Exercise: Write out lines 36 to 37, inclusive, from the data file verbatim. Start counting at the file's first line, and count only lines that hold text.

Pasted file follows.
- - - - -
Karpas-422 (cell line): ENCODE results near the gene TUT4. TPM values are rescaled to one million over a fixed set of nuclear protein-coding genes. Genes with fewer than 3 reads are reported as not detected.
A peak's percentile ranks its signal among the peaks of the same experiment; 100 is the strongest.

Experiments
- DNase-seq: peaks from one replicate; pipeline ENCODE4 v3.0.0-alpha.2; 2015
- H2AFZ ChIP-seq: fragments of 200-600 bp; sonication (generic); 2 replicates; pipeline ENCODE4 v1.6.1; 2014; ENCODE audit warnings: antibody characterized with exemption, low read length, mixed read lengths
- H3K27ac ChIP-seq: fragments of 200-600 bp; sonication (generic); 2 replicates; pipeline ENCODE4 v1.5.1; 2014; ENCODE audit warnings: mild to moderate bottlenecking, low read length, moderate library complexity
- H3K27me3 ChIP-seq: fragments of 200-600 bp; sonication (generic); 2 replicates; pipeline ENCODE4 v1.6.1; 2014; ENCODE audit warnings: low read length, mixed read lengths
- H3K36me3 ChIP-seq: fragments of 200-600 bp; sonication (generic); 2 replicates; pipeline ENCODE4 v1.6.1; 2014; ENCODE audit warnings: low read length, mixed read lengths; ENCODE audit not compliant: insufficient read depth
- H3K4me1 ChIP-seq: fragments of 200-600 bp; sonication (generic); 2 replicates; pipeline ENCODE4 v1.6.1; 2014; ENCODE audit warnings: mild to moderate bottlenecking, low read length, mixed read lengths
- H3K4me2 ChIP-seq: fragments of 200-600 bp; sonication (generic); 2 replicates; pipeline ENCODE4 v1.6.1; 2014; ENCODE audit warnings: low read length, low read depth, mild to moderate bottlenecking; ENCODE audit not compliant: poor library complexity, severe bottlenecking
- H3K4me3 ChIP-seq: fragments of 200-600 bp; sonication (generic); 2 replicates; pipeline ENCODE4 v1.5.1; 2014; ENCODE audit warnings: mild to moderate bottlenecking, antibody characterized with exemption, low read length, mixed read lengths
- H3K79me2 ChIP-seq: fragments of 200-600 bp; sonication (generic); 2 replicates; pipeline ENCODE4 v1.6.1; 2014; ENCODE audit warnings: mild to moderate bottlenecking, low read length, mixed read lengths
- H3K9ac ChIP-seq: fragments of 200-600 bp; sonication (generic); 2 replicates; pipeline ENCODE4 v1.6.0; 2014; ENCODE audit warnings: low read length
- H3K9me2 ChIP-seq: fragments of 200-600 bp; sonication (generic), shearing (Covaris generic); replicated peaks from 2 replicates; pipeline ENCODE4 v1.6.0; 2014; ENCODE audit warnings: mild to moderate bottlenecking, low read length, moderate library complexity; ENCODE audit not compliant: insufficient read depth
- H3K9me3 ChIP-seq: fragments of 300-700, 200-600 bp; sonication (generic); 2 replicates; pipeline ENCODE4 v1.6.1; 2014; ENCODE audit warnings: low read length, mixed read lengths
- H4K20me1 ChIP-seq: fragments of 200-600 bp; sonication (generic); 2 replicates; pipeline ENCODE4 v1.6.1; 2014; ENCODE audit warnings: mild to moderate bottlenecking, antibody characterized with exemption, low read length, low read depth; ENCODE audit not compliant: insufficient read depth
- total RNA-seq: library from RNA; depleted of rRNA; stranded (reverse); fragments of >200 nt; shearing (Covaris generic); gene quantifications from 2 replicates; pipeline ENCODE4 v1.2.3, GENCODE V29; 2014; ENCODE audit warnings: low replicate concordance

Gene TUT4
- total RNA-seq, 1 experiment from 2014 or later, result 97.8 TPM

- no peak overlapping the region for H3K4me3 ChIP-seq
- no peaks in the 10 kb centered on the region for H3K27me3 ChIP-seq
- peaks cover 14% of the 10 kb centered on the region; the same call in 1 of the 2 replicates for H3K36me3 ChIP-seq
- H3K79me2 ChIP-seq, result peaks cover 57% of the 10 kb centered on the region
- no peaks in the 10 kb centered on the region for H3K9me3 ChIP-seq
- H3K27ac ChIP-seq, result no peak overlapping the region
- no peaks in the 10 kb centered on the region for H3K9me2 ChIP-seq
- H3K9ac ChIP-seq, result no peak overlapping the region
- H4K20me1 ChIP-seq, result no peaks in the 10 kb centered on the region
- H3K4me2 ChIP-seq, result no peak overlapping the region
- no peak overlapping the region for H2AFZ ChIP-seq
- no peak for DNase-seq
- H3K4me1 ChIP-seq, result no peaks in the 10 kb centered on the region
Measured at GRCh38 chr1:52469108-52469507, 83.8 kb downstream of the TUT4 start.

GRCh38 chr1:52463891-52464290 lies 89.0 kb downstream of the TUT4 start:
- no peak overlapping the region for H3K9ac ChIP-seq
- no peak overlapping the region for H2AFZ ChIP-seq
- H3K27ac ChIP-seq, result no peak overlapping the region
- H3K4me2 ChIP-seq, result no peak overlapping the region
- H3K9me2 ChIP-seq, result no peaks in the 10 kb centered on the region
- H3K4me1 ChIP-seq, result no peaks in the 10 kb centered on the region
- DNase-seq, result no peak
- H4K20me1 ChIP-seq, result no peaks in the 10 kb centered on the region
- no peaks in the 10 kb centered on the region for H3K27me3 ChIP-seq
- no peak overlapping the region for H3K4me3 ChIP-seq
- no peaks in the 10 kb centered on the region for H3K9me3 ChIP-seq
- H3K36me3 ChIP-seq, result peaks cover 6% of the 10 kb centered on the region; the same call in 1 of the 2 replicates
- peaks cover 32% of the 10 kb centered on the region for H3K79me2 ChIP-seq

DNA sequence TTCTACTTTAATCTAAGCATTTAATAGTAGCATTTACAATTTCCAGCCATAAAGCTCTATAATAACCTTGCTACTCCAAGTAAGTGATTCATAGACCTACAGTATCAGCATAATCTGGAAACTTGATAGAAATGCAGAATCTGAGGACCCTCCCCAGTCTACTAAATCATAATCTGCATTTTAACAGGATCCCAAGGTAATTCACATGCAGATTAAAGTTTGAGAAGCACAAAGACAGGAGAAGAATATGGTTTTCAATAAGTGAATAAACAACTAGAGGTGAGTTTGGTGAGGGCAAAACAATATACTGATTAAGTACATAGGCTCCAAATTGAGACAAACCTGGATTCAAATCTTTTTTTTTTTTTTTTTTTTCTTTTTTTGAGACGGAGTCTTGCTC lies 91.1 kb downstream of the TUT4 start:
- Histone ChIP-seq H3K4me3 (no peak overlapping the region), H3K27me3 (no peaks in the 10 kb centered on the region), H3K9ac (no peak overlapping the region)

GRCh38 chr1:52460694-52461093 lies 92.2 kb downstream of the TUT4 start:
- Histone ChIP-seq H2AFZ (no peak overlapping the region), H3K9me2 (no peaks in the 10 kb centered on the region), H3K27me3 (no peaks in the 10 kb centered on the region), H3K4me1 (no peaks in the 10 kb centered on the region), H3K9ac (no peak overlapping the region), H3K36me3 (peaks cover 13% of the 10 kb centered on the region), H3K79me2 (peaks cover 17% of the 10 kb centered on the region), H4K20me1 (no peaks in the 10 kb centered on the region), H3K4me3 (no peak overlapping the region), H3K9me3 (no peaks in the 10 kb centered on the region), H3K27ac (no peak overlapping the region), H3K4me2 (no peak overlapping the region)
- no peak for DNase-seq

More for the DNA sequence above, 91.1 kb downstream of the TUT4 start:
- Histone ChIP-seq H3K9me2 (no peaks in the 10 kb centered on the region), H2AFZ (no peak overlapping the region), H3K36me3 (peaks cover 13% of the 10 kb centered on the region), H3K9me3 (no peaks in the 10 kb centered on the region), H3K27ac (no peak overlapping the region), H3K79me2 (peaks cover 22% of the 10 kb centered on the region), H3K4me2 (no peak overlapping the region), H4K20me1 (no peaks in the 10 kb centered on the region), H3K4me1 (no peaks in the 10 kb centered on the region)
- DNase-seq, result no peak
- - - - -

- no peak overlapping the region for H2AFZ ChIP-seq
- H3K27ac ChIP-seq, result no peak overlapping the region